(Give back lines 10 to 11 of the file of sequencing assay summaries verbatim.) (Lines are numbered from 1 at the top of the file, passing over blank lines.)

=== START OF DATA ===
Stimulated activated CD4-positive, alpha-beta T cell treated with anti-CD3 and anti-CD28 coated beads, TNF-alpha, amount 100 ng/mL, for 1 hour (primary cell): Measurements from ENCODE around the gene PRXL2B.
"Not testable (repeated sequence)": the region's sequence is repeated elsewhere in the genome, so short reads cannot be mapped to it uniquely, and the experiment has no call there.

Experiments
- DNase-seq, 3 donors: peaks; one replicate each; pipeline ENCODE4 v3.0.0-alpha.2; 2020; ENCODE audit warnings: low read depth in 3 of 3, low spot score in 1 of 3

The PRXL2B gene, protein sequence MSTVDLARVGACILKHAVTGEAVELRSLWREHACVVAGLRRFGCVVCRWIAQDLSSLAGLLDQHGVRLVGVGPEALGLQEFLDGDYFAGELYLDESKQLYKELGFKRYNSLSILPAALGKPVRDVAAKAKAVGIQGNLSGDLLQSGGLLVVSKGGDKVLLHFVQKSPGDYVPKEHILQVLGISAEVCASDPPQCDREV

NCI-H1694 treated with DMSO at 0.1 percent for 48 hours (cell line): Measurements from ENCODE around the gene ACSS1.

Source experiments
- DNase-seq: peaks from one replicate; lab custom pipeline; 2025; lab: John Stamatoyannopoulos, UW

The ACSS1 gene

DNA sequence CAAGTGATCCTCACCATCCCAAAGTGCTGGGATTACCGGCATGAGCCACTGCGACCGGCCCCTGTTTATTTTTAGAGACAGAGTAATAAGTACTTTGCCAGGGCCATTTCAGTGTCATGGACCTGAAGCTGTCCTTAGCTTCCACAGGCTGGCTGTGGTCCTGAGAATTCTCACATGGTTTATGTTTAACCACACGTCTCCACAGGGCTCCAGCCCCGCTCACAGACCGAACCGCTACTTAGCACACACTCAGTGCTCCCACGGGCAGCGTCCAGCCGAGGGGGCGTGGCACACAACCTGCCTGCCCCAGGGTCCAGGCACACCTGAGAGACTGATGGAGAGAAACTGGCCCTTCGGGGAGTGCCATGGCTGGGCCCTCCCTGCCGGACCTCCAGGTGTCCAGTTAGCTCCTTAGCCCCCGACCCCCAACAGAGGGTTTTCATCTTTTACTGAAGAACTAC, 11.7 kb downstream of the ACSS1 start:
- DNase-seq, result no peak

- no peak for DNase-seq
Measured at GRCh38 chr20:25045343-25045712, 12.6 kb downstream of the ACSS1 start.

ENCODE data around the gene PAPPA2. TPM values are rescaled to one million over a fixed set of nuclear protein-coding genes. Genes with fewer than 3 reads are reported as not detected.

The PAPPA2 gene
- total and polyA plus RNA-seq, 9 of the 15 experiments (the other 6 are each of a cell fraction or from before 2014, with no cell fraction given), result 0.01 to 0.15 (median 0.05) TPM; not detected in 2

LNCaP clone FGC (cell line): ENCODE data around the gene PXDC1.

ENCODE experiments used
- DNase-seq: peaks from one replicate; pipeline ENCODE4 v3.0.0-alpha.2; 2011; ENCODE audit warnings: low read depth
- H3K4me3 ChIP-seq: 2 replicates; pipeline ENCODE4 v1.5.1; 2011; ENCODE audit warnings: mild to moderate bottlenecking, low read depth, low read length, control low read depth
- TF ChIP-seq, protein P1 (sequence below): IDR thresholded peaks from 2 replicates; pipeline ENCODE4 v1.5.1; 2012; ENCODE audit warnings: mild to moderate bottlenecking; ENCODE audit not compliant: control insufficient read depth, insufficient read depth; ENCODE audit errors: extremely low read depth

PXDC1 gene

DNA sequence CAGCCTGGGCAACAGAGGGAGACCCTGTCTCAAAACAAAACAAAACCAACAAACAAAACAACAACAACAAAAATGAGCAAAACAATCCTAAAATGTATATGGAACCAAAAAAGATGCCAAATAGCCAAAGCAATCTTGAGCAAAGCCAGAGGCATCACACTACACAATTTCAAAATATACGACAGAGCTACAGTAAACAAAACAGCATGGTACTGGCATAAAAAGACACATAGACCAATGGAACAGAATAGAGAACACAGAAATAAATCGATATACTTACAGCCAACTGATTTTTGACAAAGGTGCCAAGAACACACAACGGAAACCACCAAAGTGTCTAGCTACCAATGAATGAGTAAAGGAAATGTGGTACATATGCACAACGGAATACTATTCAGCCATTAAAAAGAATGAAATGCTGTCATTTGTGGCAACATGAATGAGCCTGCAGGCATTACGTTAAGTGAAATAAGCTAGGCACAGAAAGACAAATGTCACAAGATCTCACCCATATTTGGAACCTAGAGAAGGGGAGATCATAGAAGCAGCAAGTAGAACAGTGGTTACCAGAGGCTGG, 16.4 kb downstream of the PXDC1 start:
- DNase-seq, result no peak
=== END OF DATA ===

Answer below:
DNA sequence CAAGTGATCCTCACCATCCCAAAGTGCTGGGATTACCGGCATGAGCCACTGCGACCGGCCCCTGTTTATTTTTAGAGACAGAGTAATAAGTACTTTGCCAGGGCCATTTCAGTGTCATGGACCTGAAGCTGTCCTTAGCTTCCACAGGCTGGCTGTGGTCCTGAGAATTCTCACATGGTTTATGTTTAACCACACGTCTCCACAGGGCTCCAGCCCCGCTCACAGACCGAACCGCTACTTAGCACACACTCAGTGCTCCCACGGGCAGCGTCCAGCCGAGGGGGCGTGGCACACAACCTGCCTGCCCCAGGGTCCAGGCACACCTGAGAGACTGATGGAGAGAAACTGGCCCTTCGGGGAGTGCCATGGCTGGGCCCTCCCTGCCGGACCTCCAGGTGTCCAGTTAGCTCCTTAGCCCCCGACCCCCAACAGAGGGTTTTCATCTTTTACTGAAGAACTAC, 11.7 kb downstream of the ACSS1 start:
- DNase-seq, result no peak